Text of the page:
First Edition Cycling News for March 15, 2004
Edited by Chris Henry
Jaksche takes another step
Photo ©: AFP
Jörg Jaksche and Team CSC wrapped up a dominant performance at Paris-Nice
Sunday as Jaksche took the overall classification and CSC took team honours,
placing Bobby Julich and Jens Voigt in the top five of the general classification.
Jaksche led from start to finish after winning the time trial last Sunday,
but confessed to moments of uncertainty throughout the week.
"I was nervous every day just because I'm not used to being a leader,"
Jaksche said after the conclusion of stage 8 in Nice. "The last two stages
were hard, but I was never really put in difficulty."
Jaksche was quick to credit his team, which even after losing three riders
on the race's penultimate day kept him in position to counter any attacks
from rivals like Frank Vandenbroucke (Fassa Bortolo) and Davide Rebellin
"I have a really good team and they kept me out of trouble," Jaksche
said Sunday. "[My lead] was only 15 seconds so we had to be really careful
and always keep an eye on Rebellin. But we made it and I'm happy."
After victory at the Tour Méditerranéen in February, followed
by his Paris-Nice success, Jaksche feels he has stepped up to a new level
as a professional. After several seasons as a dedicated team worker for
ONCE-Eroski, the German is pleased to have a new set of opportunities
in which he can race for himself. Still, with CSC, Jaksche insists the
question of leadership remains a collective decision.
"We have an open team, and if someone is in a better position, everyone
will ride for him."
Team director Bjarne Riis still sees Jaksche in a supporting role for
the Tour de France, but isn't afraid to look for a bigger result from
his new recruit.
"In the Tour, Jaksche's role will be to help the team in the team time
trial, and work in the mountains next to Basso and Sastre," Riis said.
"We'll see how that goes. Leader? Why not if he continues to progress.
Paris-Nice is a one week race... the Tour lasts three weeks."
Cyclingnews Paris-Nice coverage
Stage 8 - Full
results & report
Live blow-by-blow report
stage 8 report
Stages & results
See also: Cyclingnews'
pre-race interview with Jörg Jaksche
Vinokourov's next stop: San Remo
Alexandre Vinokourov (T-Mobile)
Photo ©: AFP
Alexandre Vinokourov (T-Mobile) capped off a successful Paris-Nice Sunday
with his third stage win in four days, outsprinting breakaway companion
Denis Menchov (Illes Balears-Banesto) on the Promenade des Anglais in
Nice. Vinokourov was knocked out of contention for the general classification
as early as stage 2, but the T-Mobile leader, two-time defending champion
at Paris-Nice, bounced back to fight for stage wins.
After "finding his legs" in the second half of the week, Vino is confident
for the opening round of the World Cup, next Saturday's Milan-San Remo.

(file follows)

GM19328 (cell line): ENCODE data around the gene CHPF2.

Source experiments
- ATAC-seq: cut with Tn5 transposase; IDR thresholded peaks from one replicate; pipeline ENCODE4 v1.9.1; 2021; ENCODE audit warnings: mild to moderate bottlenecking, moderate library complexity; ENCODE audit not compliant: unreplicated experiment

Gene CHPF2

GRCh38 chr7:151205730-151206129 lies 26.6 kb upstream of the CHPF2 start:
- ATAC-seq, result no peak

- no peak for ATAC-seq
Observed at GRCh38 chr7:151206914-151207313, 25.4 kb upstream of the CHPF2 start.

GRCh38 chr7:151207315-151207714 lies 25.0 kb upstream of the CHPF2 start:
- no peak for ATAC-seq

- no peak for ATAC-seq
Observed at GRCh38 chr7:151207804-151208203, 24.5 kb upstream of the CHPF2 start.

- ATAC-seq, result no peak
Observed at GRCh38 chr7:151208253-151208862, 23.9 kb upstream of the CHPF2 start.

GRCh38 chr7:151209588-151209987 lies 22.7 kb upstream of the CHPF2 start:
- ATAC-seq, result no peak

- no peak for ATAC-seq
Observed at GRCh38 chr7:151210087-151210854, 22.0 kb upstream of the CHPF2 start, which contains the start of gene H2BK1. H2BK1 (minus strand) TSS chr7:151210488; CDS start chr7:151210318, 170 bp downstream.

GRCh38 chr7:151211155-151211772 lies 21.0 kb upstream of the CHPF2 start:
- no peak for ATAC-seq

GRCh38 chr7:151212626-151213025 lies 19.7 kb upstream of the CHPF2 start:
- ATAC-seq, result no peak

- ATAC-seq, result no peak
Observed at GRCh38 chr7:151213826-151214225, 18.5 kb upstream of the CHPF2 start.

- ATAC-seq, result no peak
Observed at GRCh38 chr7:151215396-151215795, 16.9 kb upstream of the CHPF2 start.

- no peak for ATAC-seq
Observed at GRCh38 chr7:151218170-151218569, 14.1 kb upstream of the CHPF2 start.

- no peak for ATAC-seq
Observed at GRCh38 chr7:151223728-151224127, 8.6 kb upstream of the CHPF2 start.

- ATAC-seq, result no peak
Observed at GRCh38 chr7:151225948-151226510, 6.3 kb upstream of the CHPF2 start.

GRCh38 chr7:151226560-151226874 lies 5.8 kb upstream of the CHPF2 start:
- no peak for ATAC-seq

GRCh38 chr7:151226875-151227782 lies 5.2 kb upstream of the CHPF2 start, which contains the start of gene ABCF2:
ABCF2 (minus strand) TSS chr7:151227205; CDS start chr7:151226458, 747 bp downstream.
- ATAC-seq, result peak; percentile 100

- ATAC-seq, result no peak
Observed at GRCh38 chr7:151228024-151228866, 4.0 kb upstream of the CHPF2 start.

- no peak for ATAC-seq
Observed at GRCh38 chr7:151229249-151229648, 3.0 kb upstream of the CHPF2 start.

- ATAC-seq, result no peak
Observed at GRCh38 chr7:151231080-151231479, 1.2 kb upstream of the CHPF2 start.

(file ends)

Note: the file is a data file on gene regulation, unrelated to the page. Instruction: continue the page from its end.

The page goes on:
Naturally Erik Zabel will rank among the team's leaders, having stamped
his name on the San Remo palmarès in recent years. Nonetheless,
Vinokourov's explosive, attacking riding style will no doubt come in handy
for la primavera.
"With three stage wins in a big race like this, I can say that the form
is there," Vinokourov commented after his win in Nice. "Things are looking
good for Milan-San Remo.
"It'll all depend on how the race goes," he said, referring to his personal
objectives for the race. "Either we'll prepare the sprint for Erik Zabel,
or follow Bettini and the favourites on the Poggio."
Winner of the Amstel Gold Race in 2003, Vinokourov has shown that he
is just at home in the major classics as he is the stage races. Rendez-vous
Saturday in Italy...
Riis deflects criticism
Team CSC director Bjarne Riis, hailed by many as the ace tactician of
Paris-Nice, took issue with innuendo raised by some after his team's dominance
in the first major stage race of the 2004 season. While Quick.Step's Tom
Boonen commented that CSC raced like the powerful Gewiss team of ten years
ago (of which Riis was a member), his tone was one of praise for CSC as
the strongest team at Paris-Nice, even if the mention of Gewiss evoked
suspicions of unrealistic performances.
"I've heard some things about us that concern me," Bjarne Riis commented
in a Reuters report. "Some journalists will say anything. I can
say that we have worked very hard together with the 25 riders of CSC in
ten day training camps. Nobody worked like we did. We may have done the
same number of kilometres as other teams, but ours were good kilometres!"
Mayo focuses on time trials
Iban Mayo (Euskaltel-Euskadi) is putting renewed emphasis on his racing
against the clock, hoping an increased focus on time trialing will pay
off in this year's Tour de France. Mayo finished 6th overall in the 2003